To define both business and behavior requirements, Sales Enablement practitioners should try asking some of these questions when their sales/business leaders ask for help. Answering these questions may not be easy; however, they create the opportunity for a business-centric dialogue between sales leadership and enablement teams. It's important to help both audiences take the time upfront to define requirements that will ultimately help accelerate work down-stream.
About Growth Matters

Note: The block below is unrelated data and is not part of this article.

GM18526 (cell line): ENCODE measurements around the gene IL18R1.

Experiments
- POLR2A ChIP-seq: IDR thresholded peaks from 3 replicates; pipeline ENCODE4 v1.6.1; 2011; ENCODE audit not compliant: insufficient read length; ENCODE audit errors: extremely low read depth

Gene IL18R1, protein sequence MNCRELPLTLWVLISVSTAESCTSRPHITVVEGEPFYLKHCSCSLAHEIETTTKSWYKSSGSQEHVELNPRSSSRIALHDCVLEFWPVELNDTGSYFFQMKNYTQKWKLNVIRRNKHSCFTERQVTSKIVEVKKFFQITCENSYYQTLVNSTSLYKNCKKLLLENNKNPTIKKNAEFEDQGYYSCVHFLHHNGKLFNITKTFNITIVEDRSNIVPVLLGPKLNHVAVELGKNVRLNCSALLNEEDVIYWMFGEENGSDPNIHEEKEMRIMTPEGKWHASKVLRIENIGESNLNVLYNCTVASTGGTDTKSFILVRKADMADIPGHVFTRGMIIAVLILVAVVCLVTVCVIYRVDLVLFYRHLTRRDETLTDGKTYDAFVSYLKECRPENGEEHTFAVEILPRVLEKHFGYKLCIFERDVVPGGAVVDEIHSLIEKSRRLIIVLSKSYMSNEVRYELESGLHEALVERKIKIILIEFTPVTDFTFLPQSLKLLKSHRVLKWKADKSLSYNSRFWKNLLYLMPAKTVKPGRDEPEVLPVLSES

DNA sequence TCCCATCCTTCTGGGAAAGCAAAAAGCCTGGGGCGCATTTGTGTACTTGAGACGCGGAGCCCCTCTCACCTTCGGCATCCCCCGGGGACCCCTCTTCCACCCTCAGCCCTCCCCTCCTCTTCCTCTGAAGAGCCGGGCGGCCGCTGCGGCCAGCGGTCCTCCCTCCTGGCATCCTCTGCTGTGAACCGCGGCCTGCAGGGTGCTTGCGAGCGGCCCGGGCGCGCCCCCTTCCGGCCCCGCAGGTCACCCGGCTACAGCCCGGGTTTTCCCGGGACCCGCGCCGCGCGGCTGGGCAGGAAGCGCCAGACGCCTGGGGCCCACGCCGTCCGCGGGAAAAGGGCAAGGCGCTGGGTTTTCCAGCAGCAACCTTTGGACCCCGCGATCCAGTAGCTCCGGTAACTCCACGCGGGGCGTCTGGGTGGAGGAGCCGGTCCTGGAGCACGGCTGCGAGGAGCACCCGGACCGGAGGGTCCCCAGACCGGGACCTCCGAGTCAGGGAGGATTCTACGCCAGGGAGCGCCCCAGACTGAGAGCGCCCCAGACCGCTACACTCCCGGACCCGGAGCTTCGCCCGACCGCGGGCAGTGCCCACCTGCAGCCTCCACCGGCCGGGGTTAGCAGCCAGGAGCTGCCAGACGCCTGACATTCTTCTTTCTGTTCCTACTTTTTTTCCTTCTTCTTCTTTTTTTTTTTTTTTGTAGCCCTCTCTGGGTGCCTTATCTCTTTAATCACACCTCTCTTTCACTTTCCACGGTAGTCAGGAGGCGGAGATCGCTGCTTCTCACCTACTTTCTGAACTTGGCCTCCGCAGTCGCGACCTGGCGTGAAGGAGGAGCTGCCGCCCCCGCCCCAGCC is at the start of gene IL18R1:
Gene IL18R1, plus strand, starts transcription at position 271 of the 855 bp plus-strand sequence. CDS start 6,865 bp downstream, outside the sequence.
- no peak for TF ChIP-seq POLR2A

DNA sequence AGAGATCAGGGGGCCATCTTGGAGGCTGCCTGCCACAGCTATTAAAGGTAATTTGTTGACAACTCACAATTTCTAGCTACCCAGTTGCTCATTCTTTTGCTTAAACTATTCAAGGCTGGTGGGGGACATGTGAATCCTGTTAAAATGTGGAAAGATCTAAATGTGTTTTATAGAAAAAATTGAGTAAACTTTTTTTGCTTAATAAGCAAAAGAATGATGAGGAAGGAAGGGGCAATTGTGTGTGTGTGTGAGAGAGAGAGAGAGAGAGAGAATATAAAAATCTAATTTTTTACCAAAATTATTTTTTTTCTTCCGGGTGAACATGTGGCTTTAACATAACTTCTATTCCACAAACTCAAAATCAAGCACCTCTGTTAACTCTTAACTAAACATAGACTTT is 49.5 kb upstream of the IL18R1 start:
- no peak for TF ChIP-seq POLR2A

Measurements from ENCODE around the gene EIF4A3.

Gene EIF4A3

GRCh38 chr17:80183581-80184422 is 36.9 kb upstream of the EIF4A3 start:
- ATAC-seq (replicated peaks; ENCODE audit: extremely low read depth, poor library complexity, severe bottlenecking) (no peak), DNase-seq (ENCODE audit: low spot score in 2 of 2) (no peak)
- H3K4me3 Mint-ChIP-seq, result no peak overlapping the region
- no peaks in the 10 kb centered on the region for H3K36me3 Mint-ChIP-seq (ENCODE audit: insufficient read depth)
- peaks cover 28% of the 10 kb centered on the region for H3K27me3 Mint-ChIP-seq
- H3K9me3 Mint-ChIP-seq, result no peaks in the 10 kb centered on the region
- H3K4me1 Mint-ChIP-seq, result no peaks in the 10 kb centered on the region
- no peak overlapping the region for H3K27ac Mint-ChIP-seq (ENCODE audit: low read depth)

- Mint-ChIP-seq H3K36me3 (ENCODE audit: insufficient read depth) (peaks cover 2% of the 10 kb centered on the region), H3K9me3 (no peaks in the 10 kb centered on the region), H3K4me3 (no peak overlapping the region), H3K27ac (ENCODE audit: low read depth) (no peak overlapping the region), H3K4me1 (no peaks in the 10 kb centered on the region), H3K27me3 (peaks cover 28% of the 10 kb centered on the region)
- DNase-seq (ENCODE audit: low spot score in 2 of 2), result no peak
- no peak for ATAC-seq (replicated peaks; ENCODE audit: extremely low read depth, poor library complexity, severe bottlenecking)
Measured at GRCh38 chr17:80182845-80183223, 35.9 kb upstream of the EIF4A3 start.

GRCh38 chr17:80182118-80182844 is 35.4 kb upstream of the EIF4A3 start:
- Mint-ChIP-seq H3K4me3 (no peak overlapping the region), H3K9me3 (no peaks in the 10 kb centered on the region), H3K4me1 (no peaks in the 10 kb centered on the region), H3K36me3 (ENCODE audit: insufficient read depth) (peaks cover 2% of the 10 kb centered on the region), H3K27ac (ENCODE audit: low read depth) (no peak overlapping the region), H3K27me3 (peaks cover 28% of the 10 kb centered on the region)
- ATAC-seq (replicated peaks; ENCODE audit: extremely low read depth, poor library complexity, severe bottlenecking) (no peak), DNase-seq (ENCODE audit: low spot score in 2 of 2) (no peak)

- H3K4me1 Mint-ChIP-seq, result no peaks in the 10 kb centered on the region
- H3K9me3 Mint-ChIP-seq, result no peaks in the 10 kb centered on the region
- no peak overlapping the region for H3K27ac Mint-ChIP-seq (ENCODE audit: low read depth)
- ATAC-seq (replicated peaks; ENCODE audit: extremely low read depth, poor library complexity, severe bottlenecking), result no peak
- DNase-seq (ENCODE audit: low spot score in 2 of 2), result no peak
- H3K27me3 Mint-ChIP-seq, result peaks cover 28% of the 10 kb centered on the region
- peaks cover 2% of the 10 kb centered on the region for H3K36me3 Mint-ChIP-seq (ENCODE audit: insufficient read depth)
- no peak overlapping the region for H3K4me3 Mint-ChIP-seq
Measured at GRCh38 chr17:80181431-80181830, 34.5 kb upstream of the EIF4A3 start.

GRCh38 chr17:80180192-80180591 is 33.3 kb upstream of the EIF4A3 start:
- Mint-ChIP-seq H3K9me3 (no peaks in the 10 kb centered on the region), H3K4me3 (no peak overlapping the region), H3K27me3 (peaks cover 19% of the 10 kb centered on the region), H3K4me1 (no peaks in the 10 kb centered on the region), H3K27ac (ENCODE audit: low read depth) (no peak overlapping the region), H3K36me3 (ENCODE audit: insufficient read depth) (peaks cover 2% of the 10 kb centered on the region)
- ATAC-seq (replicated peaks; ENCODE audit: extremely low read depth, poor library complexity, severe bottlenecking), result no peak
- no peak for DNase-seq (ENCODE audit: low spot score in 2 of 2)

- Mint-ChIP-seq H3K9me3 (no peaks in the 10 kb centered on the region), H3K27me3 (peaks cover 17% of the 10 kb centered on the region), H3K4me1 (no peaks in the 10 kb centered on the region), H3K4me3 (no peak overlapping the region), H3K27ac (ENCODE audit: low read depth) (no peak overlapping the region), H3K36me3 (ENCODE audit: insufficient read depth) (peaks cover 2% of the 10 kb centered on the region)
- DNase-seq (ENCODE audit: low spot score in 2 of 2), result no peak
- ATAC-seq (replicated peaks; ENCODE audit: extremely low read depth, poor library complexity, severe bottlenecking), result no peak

Growth Matters is an international business founded in 2011. This consulting and services organization focusses on the development and practice of sales management and sales enablement. Our team of world-renowned experts spans the globe enabling businesses to improve sales conversations through services and solutions aligned to sales strategy. Charlotte, NC (USA) is the headquarter of our Americas operation. With dedicated offices in South Africa (EMEA), and Sydney (APAC), we regularly facilitate senior-level workshops in 17+ cities and countries. For more information on equipping sales managers, and aligning to sales leadership, contact the Growth Matters team at http://www.growthmatters.today